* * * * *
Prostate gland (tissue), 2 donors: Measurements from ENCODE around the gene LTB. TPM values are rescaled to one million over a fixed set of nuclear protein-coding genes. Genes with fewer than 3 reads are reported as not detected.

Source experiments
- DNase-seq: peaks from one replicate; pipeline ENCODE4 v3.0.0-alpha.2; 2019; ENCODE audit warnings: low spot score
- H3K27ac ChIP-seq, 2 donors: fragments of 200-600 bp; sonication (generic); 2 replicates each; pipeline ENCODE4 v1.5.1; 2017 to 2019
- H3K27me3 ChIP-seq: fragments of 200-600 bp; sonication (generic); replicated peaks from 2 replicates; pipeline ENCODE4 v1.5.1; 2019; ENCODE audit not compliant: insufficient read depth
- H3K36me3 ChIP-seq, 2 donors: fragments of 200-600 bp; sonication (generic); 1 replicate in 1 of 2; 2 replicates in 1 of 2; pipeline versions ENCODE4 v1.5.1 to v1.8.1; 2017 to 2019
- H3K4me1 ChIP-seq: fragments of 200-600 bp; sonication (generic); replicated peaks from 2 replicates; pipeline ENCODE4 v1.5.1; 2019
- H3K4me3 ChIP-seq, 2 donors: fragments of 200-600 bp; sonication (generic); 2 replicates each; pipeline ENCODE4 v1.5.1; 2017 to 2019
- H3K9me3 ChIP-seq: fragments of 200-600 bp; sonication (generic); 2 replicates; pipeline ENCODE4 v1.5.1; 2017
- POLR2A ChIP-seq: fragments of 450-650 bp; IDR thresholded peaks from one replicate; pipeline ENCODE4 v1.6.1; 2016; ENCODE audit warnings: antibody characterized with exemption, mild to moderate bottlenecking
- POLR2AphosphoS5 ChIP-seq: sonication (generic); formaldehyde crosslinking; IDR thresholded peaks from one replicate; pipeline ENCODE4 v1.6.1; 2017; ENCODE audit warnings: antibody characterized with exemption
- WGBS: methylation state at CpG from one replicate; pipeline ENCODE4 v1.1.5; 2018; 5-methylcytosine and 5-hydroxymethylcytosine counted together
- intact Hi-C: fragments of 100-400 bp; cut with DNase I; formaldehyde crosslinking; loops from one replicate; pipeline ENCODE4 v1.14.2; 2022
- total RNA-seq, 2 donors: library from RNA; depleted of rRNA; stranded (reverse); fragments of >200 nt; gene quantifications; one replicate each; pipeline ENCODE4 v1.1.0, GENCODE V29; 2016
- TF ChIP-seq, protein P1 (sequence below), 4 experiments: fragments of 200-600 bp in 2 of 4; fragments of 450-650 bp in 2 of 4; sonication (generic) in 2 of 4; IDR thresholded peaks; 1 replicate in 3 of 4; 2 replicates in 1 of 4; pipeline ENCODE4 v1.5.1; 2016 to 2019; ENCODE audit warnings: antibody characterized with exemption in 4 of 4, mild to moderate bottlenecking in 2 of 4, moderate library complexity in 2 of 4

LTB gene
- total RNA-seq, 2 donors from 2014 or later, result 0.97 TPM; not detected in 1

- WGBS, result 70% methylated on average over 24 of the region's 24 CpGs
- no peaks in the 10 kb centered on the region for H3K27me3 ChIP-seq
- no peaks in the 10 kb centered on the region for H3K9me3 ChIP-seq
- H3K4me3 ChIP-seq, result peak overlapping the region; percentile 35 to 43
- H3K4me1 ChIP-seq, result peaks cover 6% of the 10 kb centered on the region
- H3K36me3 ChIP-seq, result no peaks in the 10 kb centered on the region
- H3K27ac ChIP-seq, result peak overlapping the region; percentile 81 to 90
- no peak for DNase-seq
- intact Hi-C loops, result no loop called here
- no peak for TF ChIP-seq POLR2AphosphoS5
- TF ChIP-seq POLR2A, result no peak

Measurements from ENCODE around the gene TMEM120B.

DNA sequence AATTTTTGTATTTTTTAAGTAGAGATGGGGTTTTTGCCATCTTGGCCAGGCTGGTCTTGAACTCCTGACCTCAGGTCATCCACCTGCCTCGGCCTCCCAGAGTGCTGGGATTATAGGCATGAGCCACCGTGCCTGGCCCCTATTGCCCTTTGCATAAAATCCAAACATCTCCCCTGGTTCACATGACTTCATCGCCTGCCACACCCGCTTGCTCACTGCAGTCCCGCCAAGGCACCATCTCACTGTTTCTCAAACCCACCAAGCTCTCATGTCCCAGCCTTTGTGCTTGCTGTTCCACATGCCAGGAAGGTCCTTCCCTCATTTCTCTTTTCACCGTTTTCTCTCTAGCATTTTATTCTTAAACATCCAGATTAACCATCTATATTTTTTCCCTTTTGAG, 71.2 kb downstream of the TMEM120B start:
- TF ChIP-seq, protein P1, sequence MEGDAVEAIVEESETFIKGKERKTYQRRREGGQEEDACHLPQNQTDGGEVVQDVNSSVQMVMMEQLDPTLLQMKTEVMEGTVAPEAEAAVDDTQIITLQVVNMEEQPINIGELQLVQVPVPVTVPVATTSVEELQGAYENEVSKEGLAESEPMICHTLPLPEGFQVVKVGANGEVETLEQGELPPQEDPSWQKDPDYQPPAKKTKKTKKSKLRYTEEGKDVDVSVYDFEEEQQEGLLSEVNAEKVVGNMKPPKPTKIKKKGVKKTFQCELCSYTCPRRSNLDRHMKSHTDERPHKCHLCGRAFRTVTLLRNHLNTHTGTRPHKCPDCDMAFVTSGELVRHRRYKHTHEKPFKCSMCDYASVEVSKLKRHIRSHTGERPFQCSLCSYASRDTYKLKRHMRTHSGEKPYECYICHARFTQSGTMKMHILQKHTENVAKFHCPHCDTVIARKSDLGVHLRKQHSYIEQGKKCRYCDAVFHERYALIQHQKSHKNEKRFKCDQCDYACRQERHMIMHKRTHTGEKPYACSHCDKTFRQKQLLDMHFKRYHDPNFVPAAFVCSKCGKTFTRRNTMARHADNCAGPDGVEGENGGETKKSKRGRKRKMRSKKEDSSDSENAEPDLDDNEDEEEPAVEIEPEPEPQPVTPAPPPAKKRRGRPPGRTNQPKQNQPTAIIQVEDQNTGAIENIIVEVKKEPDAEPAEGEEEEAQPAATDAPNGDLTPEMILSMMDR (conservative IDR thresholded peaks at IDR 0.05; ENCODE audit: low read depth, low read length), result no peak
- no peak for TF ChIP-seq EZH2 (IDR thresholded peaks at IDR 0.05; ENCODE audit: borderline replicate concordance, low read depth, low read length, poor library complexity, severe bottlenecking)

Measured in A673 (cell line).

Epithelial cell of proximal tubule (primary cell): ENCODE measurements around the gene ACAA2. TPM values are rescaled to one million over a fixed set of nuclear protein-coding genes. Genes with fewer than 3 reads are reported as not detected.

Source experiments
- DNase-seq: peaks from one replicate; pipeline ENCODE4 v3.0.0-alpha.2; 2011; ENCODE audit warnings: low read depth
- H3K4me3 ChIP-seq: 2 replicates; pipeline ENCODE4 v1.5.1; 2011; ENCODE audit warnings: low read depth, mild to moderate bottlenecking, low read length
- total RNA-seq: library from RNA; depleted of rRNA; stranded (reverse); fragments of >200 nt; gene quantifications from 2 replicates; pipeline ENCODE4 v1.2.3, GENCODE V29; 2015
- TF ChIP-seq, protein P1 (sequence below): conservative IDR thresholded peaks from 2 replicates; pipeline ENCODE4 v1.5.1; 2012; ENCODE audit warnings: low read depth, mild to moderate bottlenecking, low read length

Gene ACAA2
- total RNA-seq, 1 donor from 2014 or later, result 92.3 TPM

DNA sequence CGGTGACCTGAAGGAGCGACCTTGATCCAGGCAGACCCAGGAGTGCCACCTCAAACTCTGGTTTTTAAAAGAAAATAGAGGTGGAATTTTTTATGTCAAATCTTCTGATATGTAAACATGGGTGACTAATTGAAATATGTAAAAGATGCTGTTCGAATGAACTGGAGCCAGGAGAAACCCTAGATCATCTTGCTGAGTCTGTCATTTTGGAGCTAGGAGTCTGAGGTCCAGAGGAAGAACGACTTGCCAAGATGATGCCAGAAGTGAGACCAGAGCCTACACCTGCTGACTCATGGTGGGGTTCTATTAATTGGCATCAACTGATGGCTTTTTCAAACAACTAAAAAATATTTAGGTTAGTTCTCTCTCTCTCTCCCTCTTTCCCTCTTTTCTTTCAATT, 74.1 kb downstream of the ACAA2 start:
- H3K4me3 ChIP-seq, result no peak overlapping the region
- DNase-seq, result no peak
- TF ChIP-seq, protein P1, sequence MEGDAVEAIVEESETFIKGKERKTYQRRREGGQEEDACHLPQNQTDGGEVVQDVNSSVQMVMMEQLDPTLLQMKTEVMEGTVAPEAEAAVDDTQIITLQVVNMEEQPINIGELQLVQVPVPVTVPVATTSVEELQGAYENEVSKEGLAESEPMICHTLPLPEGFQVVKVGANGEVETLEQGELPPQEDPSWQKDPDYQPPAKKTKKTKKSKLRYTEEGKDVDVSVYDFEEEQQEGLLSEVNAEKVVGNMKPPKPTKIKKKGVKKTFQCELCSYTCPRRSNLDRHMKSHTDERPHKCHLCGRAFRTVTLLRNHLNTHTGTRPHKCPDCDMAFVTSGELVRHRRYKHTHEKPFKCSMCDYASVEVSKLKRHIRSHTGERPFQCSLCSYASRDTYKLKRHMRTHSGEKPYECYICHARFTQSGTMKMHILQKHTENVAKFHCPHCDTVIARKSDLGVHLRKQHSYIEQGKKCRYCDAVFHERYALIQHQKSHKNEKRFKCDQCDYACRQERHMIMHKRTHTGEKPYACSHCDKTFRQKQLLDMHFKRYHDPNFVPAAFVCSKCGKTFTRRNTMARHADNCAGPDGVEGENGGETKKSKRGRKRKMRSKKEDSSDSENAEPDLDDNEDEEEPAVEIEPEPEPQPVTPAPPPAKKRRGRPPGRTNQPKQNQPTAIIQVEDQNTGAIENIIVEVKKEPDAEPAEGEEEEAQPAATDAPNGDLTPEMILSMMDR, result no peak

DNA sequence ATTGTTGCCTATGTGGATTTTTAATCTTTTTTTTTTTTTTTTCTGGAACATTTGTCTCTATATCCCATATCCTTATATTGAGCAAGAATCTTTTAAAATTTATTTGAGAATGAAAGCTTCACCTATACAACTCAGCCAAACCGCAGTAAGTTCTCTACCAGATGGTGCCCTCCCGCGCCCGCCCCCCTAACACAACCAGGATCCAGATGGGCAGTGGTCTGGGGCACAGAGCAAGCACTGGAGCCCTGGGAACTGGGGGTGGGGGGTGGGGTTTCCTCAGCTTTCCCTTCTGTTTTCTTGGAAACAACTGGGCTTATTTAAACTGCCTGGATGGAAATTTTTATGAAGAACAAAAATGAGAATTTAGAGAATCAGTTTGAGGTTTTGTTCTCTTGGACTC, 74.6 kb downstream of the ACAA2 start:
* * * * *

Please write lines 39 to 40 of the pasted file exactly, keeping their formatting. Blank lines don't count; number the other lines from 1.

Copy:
- TF ChIP-seq, protein P1 (sequence below): conservative IDR thresholded peaks from 2 replicates; pipeline ENCODE4 v1.5.1; 2012; ENCODE audit warnings: low read depth, mild to moderate bottlenecking, low read length

Gene ACAA2